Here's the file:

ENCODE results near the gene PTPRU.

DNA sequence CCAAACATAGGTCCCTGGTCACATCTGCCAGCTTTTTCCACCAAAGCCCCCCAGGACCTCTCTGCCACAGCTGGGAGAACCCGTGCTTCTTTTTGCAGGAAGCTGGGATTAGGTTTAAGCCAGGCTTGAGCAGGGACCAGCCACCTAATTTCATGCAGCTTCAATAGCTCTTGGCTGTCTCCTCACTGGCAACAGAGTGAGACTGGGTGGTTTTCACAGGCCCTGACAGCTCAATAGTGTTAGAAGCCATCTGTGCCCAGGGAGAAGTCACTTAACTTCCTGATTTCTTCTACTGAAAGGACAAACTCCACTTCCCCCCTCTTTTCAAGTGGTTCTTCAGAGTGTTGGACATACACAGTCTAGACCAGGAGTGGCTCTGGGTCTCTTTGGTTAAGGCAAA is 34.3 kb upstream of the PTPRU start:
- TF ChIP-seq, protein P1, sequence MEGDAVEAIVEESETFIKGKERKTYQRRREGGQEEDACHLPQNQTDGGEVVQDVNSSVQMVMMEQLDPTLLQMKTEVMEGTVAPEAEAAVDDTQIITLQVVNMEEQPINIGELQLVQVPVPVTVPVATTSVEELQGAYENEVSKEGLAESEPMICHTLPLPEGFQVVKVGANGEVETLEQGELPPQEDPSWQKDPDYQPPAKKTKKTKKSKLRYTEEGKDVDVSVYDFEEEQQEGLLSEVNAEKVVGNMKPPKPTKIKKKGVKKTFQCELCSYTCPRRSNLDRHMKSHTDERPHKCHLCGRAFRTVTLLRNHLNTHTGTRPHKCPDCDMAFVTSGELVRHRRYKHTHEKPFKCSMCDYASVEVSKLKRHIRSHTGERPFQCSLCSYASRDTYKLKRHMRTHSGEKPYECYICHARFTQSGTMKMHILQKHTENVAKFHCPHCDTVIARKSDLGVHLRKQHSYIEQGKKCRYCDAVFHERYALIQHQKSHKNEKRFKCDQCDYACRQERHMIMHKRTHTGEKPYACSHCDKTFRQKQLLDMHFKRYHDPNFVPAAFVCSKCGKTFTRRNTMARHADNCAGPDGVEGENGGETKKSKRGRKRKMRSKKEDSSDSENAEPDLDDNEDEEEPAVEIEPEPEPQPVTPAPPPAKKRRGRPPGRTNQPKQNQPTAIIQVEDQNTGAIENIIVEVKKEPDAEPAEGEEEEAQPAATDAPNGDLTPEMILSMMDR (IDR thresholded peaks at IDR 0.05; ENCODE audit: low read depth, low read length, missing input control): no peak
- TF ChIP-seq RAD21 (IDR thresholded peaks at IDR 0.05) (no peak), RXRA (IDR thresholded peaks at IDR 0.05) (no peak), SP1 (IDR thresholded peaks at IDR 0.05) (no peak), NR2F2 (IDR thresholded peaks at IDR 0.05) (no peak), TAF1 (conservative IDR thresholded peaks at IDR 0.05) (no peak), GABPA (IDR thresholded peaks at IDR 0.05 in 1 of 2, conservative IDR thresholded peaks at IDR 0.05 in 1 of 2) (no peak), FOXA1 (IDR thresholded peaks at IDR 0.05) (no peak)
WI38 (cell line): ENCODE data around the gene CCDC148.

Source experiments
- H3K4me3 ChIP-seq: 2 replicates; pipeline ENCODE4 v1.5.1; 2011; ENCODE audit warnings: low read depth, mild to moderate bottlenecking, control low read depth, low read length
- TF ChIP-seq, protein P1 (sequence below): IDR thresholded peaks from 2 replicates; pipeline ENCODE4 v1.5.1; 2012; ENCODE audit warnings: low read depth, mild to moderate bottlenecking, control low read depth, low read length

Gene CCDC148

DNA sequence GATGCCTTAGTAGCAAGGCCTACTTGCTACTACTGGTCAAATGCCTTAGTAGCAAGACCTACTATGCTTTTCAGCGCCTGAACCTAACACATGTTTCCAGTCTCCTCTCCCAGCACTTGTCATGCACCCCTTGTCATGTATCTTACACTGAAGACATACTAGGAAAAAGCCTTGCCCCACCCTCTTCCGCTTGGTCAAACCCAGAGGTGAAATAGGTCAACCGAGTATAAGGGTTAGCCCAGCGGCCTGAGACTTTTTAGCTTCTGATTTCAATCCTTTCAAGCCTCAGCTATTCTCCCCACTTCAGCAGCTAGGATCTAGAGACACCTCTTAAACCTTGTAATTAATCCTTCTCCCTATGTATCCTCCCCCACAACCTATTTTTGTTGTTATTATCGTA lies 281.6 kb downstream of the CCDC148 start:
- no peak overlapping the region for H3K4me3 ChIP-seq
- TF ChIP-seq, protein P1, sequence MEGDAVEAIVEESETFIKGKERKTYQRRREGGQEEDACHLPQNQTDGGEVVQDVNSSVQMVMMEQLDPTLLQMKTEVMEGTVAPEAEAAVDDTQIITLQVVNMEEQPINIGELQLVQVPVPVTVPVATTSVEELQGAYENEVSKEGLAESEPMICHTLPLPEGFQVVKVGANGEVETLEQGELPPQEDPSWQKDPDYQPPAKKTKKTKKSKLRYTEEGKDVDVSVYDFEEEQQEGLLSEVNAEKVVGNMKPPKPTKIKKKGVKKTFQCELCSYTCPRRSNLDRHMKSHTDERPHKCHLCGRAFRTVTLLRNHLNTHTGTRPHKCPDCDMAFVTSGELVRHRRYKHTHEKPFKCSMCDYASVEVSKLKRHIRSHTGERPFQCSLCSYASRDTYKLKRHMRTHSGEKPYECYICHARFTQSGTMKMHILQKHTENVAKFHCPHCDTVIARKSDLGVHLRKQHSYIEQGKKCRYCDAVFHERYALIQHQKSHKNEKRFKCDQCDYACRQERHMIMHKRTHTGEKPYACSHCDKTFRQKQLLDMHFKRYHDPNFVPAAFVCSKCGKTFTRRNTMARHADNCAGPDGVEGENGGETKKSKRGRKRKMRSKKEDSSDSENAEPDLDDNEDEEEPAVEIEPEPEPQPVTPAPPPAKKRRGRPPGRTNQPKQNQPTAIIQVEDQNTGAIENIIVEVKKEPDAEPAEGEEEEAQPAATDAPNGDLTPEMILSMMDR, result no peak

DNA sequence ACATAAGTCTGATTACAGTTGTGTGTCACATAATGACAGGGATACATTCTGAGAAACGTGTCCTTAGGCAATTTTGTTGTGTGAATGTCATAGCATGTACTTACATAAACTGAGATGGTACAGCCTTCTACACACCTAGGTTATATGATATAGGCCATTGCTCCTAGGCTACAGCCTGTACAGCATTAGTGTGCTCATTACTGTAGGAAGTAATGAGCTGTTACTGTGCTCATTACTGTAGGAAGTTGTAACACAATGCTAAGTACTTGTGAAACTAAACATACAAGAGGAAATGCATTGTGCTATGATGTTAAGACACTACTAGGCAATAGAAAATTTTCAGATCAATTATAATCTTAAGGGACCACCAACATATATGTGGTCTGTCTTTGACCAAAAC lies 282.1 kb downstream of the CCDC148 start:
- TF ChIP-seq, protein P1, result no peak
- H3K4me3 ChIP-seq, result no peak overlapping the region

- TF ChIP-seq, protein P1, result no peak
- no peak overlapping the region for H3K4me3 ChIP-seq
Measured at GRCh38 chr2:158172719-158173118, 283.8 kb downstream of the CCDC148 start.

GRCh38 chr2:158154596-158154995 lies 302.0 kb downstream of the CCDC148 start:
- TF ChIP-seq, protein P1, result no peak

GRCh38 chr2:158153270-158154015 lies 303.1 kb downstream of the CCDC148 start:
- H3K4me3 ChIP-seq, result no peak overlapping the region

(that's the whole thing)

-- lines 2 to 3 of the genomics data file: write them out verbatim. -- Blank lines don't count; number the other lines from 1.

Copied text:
DNA sequence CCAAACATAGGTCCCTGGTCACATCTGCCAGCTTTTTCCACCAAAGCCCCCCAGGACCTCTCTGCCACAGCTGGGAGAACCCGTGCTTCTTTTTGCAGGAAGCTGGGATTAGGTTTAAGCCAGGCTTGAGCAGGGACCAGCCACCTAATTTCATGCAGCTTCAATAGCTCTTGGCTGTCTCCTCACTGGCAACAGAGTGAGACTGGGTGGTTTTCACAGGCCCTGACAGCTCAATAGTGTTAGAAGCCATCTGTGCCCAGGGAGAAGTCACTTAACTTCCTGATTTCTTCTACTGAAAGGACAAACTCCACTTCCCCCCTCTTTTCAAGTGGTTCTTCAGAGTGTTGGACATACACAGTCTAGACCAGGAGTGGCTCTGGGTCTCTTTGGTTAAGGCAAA is 34.3 kb upstream of the PTPRU start:
- TF ChIP-seq, protein P1, sequence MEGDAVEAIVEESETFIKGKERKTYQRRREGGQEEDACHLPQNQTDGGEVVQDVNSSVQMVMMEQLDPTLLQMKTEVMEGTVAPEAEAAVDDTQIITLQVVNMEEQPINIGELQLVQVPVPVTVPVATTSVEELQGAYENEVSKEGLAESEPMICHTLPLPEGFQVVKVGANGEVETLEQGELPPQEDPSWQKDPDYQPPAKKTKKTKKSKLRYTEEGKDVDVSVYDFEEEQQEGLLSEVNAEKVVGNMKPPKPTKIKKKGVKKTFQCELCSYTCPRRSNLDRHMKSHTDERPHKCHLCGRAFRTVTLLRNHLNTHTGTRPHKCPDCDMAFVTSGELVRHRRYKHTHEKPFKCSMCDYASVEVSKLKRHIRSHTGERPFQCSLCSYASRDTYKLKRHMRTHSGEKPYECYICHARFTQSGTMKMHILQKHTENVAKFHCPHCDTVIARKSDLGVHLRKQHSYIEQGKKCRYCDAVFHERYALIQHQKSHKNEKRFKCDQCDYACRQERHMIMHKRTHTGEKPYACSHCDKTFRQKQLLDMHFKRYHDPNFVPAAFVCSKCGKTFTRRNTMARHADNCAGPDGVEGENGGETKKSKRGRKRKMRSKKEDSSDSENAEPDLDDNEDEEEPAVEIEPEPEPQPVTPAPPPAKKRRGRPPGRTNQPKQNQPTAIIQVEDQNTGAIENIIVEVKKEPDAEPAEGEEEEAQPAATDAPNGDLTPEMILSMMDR (IDR thresholded peaks at IDR 0.05; ENCODE audit: low read depth, low read length, missing input control): no peak